Tarantulas use side eyes as a pedometer

Researchers from the Autonomous University of Madrid came to the conclusion that spiders like Apulian tarantula (Lycosa tarantula) use the rear side eyes as an odometer.

Unlike nomadic animals, species that do not have certain routes of movement must have specific terrain orientation strategies. It is known that one of the key parameters of such navigation is the distance traveled – in combination with the direction of movement it is used, for example, by ants and honey bees. However, it is not clear from which vision features the solution of this problem depends. According to one of the hypotheses, the estimation of the distance occurs in two ways: by means of the perception of the optical flow and the visual “counter” of the steps. Past work has shown that ants can successfully return to the nest, focusing on black and white stripes, provided that they are stationary and located on the side. At the same time, the lower part of the eyes was not connected with navigation, and the movement of the bands disoriented the insects.
In a new article, Spanish scientists analyzed the orientation of L. tarantula spiders, common in southern Europe, on the terrain. With a body length of up to 70 millimeters, these animals lead a solitary lifestyle, spending most of the day’s light in a burrow up to a depth of 60 centimeters. Like most other representatives of the Lycosidae family, the Apulian tarantulas have eight eyes: two posterior medial (PMEs) equipped with oculomotor muscles and six side ones, two of which are posterior lateral (PLEs) located on the sides of the cephalothorax. The back middle eyes allow spiders to distinguish objects at a great distance, the front median (AMEs) – to recognize polarized light and, as a consequence, to navigate under natural light. However, in the rooms the main “compass” of the spiders remains the front side eyes (ALEs).

Location of the eyes of L. tarantula: anterior median (AME), anterior lateral (ALE), posterior lateral (PLE) and posterior median, or major (PME) / © Joaquin Ortega-Escobar et al., The Journal of Experimental Biology, 2017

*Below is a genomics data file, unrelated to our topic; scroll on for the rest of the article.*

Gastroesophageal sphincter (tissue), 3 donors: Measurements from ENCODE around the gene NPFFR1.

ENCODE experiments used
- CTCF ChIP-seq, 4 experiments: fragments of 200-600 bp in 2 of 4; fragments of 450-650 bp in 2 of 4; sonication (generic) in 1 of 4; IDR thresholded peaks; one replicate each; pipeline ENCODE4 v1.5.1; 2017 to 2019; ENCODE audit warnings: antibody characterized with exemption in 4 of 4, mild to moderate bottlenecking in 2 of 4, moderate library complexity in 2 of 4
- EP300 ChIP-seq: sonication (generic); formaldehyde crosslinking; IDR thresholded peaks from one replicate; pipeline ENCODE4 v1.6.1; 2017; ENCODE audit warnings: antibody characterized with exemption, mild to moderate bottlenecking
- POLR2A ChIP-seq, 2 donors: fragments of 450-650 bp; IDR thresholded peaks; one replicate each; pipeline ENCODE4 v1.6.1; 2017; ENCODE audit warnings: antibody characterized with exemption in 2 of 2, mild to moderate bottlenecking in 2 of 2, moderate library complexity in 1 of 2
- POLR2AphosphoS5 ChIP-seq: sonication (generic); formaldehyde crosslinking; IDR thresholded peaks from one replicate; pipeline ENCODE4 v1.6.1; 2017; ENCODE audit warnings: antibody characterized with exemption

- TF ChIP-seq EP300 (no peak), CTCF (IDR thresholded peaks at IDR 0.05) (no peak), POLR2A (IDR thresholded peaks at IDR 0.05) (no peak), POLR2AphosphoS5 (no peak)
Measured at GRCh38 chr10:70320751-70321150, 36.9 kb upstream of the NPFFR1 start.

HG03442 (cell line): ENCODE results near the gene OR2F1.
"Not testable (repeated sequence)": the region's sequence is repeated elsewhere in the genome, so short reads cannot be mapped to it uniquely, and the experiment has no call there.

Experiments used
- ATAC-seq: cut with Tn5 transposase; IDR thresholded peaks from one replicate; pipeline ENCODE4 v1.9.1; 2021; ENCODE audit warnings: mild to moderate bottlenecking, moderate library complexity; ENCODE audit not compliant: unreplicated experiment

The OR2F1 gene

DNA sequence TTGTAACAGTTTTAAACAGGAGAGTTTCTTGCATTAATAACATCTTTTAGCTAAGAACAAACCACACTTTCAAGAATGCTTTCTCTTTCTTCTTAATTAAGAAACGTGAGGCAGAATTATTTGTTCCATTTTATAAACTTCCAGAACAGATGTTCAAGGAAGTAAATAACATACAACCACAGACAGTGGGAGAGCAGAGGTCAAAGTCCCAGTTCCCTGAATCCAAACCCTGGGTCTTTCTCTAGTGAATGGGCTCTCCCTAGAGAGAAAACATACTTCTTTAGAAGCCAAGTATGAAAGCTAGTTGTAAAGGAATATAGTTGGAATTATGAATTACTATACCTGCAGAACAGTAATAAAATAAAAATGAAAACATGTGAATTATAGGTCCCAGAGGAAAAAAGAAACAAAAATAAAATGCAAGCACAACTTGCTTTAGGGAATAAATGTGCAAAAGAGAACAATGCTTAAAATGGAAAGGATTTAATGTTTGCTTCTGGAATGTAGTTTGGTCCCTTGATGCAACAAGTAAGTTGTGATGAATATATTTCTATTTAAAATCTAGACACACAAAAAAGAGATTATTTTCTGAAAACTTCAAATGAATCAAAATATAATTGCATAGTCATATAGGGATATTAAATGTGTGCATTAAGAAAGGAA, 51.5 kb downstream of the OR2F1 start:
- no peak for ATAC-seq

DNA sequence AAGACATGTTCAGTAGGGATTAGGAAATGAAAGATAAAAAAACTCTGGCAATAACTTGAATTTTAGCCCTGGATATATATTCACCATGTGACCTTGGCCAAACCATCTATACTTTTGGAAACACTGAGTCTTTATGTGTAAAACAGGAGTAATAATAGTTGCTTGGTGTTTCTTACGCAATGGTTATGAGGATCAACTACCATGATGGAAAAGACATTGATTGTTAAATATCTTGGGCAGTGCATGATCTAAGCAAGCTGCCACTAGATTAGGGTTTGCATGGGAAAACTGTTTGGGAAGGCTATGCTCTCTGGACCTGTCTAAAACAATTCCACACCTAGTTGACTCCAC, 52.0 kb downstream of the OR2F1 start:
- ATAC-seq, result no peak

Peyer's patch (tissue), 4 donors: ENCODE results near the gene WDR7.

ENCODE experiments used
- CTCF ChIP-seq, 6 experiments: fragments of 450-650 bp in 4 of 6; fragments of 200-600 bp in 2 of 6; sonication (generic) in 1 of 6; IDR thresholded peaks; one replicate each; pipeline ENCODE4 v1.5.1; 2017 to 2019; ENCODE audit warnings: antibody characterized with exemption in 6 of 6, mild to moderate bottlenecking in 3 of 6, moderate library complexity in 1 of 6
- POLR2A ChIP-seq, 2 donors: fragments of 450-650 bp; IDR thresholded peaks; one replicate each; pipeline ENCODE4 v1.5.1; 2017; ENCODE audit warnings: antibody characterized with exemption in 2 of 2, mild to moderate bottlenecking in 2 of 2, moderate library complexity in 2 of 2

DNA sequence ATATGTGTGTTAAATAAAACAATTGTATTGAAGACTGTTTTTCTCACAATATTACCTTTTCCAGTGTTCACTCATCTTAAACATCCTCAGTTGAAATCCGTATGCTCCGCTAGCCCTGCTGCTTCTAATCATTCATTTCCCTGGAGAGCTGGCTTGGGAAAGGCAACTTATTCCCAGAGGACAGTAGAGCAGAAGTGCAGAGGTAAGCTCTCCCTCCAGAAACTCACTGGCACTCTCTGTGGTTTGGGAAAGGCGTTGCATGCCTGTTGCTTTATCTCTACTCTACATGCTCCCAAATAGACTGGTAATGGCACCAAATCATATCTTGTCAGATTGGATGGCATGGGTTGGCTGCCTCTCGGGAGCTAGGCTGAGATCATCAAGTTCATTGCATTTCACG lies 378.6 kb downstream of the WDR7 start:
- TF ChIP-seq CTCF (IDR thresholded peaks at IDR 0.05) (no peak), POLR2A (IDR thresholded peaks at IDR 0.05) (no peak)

To find out what vision the wolf spiders rely on when returning to the burrow, the authors placed the females of L. tarantula in a terrarium with three sections, two of which contained burrows. In the tests, the animals were removed from the burrow, and then transferred to a test section of 90 centimeters long. On the walls or floor of the latter, parallel black lines were laid, which the spiders could perceive with the back median (angle of view down and sideways 0-80 degrees), front lateral (down) or posterior lateral eyes (with a corner of the peripheral view 60-180 degrees) . The anterior middle eyes were not closed, because their optic axis is oriented 20 degrees upwards and is located at an angle of 15 degrees to the sagittal plane. The test was considered successful when the point corresponding to the burrow was reached.
The results of the experiment with lines located on the walls showed that spiders travel much less distance to the proposed burrow with closed rear lateral eyes than in training, with the additional exception from the survey of the posterior middle eyes also reducing the value, but to a lesser extent. When animals were placed in a canal with perpendicular strips on the floor, the path to the burrow declined when scientists closed the posterior median and posterior side eyes. The least pronounced effect was when only the front side eyes were closed: in this case the distance to the burrow decreased from 34.5 ± 8.4 (all eyes were open) to 26.1 ± 9.7 centimeters. Thus, spiders, in estimating the distance, relied mainly on the posterior side eyes and less on the posterior middle eyes, regardless of the arrangement of the lines.

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